Gratitude is one of the most empowering states of being, a harmonization of our will, emotions and spirit. The act of acknowledging something in our experience as helpful or important is the state of gratitude.
In my own experience of transmuting pain, this process of being thankful, accepting my pain as a part of a transformation was essential. Many times I would experience an uplifting feeling of joy in the midst of great pain, giving me the courage to continue on. In times when I wasn’t in gratitude, the pain would often be more intense and emotionally debilitating; often losing my will to carry on. If I wasn’t careful, any time I began to experience intense pain, I would accept this automatic conditioning.
From a Psychological point of view, pain is the choice to acknowledge something in our experience as undesirable. This thing being inherently neutral, an object. Choosing to not accept something in our experience activates our fight or flight response, creating the host of negative emotions we commonly associate with bad experiences. If this is not corrected, it can create dissociation and lead to Posttraumatic Stress Disorder. In the aggregate, we can accept our experiences instead turning away from them, understanding them more fully and transmuting them into good.
For instance, trying vegetables as children can be an intense experience, causing us to avoid them. Having made this choice, we later are disgusted by even the sight of them and can even have violent reactions if consumed. But as we age, the mind can open, and we try them again only to discover may like eating vegetables. The mechanic is allowing a new perspective to enter into our minds, while experiencing the symbol of it in the objective experience.
Augmentation of our subjective experience is made possible by choosing to open our minds. Holding a thought in mind, without necessarily accepting it, allows us to explore an idea to see if it is true. The act of entering this transformative state is accomplished by honestly seeking to be thankful of the thing you are imbuing with gratitude.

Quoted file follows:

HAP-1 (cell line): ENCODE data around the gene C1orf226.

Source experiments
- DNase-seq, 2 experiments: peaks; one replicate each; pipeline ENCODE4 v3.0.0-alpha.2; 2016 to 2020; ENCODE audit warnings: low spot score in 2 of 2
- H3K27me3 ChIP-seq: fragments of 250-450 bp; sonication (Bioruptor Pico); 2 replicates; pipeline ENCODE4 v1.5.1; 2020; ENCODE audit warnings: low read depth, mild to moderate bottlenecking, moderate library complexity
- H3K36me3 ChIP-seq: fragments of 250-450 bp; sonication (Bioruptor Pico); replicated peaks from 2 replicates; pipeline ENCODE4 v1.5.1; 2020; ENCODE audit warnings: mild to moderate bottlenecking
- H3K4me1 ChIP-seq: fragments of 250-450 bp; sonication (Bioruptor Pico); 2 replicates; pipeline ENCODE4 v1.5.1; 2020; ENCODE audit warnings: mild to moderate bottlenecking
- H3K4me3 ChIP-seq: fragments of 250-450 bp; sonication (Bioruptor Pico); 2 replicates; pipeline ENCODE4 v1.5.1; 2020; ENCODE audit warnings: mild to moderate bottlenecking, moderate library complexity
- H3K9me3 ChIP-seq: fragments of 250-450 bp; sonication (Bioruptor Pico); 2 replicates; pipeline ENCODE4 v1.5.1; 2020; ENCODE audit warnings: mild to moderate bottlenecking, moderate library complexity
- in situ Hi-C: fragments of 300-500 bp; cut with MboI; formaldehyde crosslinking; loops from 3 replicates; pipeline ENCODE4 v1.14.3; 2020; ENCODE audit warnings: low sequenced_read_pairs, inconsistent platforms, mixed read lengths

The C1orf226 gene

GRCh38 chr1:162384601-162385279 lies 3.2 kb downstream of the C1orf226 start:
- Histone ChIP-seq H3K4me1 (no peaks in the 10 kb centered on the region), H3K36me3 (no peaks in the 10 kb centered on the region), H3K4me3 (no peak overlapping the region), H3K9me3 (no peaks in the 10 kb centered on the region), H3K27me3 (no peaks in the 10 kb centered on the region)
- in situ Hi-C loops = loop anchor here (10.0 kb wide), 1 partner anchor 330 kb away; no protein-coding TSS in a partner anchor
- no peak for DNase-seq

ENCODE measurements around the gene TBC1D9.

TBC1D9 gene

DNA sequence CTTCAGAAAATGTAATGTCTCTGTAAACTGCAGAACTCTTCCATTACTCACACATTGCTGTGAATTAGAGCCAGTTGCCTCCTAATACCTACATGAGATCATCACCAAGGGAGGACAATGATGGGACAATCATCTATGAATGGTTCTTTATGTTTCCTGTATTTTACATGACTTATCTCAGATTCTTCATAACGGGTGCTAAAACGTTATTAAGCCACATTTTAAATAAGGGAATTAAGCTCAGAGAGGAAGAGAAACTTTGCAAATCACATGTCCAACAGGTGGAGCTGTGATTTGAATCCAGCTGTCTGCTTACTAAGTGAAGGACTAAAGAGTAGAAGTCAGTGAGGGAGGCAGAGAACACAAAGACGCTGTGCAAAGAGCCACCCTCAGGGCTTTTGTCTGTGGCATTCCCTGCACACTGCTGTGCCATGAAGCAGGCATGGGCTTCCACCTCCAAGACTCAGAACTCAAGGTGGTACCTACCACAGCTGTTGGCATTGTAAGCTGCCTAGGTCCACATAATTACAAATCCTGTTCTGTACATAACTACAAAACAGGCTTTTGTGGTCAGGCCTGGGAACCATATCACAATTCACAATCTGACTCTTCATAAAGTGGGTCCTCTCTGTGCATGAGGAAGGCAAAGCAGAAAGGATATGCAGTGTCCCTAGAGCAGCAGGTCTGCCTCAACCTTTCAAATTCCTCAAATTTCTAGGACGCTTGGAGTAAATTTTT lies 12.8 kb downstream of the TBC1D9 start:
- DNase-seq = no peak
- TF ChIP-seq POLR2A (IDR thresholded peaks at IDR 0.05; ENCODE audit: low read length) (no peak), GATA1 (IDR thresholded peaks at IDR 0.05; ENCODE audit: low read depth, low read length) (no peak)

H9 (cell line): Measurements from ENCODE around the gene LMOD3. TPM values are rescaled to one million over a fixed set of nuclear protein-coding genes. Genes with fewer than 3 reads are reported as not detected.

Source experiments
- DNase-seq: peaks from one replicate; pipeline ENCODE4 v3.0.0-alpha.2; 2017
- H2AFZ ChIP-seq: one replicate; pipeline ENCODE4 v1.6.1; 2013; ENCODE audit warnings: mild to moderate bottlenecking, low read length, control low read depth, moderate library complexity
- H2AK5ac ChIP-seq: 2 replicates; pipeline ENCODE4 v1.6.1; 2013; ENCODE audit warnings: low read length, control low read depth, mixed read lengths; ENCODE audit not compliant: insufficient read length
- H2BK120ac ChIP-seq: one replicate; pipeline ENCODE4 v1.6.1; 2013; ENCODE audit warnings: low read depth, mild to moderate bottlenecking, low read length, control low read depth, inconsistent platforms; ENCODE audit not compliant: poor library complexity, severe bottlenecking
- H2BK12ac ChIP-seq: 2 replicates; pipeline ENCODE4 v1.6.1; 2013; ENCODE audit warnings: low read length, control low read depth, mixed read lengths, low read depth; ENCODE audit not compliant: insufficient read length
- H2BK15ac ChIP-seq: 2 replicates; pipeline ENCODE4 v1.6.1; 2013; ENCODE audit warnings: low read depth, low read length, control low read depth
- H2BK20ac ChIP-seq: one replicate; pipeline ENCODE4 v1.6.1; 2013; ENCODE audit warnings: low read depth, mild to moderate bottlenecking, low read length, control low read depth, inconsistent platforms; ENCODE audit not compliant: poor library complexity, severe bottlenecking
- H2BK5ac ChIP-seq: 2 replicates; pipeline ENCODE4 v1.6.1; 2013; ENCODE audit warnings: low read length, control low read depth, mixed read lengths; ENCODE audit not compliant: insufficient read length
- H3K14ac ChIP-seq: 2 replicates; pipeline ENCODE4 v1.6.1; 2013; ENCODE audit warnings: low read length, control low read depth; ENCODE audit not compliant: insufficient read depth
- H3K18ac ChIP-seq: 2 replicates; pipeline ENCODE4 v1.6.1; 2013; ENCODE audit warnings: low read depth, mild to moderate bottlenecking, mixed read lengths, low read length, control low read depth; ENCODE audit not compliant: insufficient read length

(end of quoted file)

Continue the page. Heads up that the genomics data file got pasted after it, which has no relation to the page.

I find this technique is most effective when practiced daily, especially in relation to things viewed as bad. For example, if you detest a dirty kitchen, take a moment to be grateful in that space, practicing the skill of transmutation, expanding your mind to new possibilities and meanings.
Source – Waking Times
“The word gratitude is derived from the Latin word gratia, which means grace, graciousness, or gratefulness (depending on the context). In some ways gratitude encompasses all of these meanings. Gratitude is a thankful appreciation for what an individual receives, whether tangible or intangible.With gratitude, people acknowledge the goodness in their lives. In the process, people usually recognize that the source of that goodness lies at least partially outside themselves.As a result, gratitude also helps people connect to something larger than themselves as individuals — whether to other people, nature, or a higher power.…People feel and express gratitude in multiple ways. They can apply it to the past (retrieving positive memories and being thankful for elements of childhood or past blessings), the present (not taking good fortune for granted as it comes), and the future (maintaining a hopeful and optimistic attitude).Regardless of the inherent or current level of someone’s gratitude, it’s a quality that individuals can successfully cultivate further.”
Gratitude—It Does a Body Good
Ways to Cultivate Gratitude
- Write thank you notes: Whether in response to a gift or kind act, or simply as a show of gratitude for someone being in your life, getting into the habit of writing thank-you letters can help you express gratitude in addition to simply feeling it inside.
- Count your blessings: Once a week, reflect on events for which you are grateful, and write them down. As you do, feel the sensations of happiness and thankfulness you felt at the time it happened, going over it again in your mind.
- Pray: Expressing thanks during your prayers is another way to cultivate gratitude.
- Mindfulness meditation: Practicing “mindfulness” means that you’re actively paying attention to the moment you’re in right now. A mantra is sometimes used to help maintain focus, but you can also focus on something that you’re grateful for, such as a pleasant smell, a cool breeze, or a lovely memory.
Expanding the Science and Practice of Gratitude
- Expand the scientific database of gratitude, particularly in the key areas of human health, personal and relational well-being, and developmental science;
- Promote evidence-based practices of gratitude in medical, educational, and organizational settings and in schools, workplaces, homes and communities, and in so doing…
- Engage the public in a larger cultural conversation about the role of gratitude in civil society.
Cultivating an Attitude of Gratitude as Part of a Healthy Lifestyle